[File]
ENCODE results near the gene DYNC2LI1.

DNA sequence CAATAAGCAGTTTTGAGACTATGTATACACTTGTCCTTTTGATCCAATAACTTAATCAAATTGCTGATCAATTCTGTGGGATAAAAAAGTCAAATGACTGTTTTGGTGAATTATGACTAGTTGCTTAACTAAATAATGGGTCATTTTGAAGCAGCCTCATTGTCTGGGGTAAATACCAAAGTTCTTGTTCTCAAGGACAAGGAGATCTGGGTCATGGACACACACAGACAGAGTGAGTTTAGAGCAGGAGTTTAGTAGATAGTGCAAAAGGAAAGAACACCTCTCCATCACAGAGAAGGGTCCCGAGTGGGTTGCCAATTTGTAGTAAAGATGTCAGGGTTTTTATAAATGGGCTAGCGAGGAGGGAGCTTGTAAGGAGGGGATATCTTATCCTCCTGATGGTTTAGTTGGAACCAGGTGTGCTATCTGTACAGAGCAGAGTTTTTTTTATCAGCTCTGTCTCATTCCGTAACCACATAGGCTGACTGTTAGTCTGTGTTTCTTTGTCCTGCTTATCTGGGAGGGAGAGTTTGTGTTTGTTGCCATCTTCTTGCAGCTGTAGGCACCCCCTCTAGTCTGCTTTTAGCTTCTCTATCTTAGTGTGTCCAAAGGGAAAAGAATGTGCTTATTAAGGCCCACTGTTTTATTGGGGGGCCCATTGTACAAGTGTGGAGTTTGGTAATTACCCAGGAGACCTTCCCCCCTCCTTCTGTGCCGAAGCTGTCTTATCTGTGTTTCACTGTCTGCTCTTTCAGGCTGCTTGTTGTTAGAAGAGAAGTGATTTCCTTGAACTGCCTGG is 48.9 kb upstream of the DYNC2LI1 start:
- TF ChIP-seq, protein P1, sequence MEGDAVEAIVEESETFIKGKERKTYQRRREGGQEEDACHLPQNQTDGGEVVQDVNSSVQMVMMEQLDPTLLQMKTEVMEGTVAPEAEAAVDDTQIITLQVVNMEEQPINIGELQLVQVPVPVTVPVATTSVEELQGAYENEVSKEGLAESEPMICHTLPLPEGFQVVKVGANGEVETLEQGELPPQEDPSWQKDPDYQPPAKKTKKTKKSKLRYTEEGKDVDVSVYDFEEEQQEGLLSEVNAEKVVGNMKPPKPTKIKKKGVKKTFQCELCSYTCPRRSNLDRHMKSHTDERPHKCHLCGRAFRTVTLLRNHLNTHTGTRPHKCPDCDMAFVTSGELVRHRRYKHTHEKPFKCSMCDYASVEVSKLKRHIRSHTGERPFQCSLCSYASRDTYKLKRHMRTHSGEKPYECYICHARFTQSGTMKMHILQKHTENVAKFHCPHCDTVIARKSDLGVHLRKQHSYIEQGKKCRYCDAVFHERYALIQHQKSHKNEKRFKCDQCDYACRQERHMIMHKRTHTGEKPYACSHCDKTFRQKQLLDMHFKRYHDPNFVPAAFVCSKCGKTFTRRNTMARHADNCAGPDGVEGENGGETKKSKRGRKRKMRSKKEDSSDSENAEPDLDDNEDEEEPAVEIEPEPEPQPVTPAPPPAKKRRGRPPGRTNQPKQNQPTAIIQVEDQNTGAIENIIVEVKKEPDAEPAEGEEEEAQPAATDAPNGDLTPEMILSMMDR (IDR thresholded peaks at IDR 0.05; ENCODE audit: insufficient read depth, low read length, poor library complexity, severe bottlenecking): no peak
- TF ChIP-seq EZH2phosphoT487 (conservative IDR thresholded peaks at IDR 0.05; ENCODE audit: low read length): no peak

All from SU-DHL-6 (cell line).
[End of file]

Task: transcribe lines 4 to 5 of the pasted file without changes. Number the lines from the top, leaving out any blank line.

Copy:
- TF ChIP-seq EZH2phosphoT487 (conservative IDR thresholded peaks at IDR 0.05; ENCODE audit: low read length): no peak

All from SU-DHL-6 (cell line).